There will be a variety of levels of both praise and criticism of this document. Among the more valuable will be the critical responses of other academic professionals, especially sociologists, which will help place the document in a more realistic and relevant light.

The report was released along with statements by Karen Terry, the lead investigator, Diane Knight, chair of the National Review Board and Blase Cupich, chair of the Bishop’s Committee for the Protection of Children. The most disturbing sentence of all of the documents presented with the report is from Karen Terry’s statement: “The problem of sexual abuse of minors by Catholic priests in the United States is largely historical, and the bulk of cases occurred decades ago.” I am quite certain that Dr. Terry had no idea of how offensive this statement is to the thousands of victims who were abused decades ago and who still live with the intense pain that never goes away. These people aren’t “historical” they are now. What happened to them years or decades ago is still real and still destructive in their lives.

While the bishops and their defenders bask in the illusion that this report validates their standard defenses and their self-affirmation for the procedures and policies they have created to try to heal the wound, the reality of the “phenomenon of sexual abuse” is something this report will not be able to answer. What is important is not why the thousands of clerics went off the tracks and raped and violated tens of thousands of innocent children.

What is important is what the institutional Church has done, or to be more precise, not done, to help heal the thousands of victims who still live in isolation and pain. More than anything else these men and women have had their very souls violated and in the words of some, murdered. Rather than go to such great lengths to try to exonerate themselves the bishops could have done what they should have done…..try, at least, to begin to understand the profound depth of the spiritual wounds inflicted on these many men and women, once innocent and trusting boys and girls. Abandon the insincere promises, the endless efforts to hide the secrets and the debasing legal strategies to pound the victims into submission. Once the official Church figures out how to authentically respond to its victims, and actually does it, then and only then will this abominable disgrace start to slowly move towards being historical.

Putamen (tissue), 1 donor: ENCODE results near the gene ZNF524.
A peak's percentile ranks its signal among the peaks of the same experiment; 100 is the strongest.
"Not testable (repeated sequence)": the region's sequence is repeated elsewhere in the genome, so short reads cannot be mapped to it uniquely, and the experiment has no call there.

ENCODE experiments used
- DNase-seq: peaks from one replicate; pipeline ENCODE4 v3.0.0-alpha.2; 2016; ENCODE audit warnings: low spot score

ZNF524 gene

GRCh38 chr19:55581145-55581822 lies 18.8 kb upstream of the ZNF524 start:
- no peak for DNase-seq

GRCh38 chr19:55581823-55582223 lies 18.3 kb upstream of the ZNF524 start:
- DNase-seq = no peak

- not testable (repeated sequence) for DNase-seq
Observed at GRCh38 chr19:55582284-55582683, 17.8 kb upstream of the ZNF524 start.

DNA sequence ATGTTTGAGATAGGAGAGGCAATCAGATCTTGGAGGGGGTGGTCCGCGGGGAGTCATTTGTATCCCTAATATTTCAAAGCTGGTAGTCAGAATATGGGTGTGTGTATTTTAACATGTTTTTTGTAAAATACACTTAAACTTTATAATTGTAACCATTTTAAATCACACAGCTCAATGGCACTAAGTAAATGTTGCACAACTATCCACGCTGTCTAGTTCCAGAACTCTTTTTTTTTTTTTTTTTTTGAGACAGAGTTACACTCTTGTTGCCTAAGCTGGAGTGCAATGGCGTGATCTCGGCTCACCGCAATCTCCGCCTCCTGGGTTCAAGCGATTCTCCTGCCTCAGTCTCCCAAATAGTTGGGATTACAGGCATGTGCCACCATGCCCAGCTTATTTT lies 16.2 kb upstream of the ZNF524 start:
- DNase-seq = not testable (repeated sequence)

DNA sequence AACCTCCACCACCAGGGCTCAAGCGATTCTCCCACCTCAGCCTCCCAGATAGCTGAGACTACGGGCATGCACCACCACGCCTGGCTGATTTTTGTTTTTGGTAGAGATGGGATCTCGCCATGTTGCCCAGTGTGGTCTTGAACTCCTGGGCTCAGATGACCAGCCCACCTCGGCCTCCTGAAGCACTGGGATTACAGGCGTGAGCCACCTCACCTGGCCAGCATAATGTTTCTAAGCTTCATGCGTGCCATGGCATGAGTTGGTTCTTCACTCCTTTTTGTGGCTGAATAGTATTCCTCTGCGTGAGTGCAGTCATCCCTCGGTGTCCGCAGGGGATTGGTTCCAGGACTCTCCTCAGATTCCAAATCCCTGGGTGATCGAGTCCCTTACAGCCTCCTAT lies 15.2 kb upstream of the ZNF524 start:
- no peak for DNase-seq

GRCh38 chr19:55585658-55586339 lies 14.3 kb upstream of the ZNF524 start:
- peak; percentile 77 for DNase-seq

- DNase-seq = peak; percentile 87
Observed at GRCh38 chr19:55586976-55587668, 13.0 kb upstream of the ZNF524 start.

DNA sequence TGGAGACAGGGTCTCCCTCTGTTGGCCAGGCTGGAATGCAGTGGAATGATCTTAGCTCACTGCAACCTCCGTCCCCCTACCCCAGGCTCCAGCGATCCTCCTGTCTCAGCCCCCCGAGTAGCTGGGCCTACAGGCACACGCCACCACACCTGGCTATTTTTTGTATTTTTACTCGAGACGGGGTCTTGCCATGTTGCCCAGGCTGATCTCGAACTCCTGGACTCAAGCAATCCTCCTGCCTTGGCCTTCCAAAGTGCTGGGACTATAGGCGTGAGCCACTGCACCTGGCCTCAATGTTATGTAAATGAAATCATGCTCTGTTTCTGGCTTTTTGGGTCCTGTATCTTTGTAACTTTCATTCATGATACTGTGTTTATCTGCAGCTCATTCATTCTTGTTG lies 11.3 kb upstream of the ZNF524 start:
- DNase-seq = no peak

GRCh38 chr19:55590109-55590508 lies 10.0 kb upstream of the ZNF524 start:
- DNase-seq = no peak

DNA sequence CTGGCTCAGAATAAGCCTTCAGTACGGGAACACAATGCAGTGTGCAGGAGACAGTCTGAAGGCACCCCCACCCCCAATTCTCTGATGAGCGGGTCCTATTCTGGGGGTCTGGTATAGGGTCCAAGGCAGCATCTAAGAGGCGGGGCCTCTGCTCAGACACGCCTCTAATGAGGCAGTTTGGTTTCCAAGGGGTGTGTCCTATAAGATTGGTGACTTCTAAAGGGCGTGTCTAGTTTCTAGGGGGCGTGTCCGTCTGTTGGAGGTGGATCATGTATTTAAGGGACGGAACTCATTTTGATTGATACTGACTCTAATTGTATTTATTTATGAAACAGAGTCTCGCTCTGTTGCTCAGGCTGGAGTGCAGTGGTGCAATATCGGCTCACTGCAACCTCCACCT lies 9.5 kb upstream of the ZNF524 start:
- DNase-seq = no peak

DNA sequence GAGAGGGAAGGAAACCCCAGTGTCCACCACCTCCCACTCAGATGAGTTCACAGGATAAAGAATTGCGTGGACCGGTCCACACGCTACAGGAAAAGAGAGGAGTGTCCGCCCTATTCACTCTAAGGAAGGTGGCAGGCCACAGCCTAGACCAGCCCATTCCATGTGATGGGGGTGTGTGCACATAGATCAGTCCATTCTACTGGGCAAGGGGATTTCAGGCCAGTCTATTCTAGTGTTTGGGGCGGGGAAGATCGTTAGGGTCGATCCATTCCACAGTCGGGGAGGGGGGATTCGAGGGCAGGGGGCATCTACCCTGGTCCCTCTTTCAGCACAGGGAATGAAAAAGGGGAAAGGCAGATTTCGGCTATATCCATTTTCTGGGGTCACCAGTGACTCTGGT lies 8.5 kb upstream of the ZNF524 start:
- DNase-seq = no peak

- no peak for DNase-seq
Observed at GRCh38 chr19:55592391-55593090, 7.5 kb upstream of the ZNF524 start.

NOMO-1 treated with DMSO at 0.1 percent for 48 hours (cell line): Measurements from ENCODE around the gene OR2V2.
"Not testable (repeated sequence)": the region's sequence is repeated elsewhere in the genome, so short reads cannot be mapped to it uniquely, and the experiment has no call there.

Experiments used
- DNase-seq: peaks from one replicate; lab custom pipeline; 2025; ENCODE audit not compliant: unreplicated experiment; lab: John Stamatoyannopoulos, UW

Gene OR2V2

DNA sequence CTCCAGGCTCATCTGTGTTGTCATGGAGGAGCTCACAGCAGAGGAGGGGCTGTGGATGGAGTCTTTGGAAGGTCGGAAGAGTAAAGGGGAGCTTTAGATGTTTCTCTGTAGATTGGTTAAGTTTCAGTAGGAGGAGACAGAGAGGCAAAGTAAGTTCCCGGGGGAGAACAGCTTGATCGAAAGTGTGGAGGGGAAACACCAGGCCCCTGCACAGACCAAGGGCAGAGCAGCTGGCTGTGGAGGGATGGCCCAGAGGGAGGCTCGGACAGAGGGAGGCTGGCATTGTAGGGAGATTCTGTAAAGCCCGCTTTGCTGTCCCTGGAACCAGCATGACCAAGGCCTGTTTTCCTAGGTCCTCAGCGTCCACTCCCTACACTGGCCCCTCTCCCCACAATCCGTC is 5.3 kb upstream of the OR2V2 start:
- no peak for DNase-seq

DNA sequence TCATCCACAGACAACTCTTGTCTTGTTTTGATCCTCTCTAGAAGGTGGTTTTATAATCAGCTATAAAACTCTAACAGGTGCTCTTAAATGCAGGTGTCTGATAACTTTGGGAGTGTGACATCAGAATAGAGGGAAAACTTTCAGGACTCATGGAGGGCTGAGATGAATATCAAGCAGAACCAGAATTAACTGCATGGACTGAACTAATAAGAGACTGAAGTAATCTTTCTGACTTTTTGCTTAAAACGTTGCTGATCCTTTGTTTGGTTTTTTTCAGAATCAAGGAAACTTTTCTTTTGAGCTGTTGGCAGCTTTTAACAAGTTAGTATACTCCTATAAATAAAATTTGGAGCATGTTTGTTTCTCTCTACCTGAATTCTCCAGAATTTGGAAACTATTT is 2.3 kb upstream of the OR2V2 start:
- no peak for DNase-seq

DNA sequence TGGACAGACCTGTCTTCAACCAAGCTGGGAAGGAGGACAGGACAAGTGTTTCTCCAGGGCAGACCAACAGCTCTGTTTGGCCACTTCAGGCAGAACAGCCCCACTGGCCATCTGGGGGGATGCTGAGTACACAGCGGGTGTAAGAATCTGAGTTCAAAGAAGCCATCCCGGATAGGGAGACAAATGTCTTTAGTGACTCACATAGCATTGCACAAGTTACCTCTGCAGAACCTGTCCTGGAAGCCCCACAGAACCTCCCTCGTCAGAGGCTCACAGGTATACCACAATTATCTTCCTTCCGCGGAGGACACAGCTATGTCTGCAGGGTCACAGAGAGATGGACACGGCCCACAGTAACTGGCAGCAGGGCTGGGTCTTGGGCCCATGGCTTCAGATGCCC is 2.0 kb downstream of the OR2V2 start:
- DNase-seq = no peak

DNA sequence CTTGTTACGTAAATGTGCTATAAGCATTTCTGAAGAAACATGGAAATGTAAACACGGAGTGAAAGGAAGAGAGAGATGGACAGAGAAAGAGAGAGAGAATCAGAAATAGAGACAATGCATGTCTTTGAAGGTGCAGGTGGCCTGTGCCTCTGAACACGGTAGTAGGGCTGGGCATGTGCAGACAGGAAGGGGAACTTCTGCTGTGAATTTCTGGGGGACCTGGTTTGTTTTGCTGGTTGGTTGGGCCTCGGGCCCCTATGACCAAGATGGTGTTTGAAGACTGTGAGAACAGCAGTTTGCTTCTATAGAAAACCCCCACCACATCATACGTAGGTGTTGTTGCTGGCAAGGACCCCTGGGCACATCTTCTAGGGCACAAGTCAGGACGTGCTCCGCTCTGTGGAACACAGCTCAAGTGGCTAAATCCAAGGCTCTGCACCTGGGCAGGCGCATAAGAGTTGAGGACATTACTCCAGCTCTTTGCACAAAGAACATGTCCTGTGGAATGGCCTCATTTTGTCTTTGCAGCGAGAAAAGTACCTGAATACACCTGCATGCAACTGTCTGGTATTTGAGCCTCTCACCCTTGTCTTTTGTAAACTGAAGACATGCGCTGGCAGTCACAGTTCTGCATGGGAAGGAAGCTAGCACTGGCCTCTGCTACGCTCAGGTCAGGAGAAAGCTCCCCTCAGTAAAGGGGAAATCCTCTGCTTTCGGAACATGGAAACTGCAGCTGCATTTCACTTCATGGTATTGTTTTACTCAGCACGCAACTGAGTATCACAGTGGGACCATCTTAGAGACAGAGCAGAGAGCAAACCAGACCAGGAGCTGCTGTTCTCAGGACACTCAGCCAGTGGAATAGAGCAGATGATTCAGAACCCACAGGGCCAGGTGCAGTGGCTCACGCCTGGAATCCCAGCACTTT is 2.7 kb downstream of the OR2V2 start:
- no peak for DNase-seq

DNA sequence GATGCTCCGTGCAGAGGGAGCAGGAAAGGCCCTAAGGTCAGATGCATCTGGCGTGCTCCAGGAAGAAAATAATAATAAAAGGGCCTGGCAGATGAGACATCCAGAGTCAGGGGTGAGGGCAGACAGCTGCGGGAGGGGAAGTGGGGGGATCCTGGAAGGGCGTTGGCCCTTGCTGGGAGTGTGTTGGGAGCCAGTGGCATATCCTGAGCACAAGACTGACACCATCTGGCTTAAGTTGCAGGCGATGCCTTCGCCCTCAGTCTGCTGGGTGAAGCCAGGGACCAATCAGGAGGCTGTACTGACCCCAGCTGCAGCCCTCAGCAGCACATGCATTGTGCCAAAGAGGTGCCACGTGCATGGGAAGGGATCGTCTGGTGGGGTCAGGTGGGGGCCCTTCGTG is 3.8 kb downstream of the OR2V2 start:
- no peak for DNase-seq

Tom Doyle is a priest, canon lawyer, addictions therapist and long-time supporter of justice and compassion for clergy sex abuse victims. He is a co-author of the first report ever issued to the U.S. bishops on clergy sex abuse, in 1986.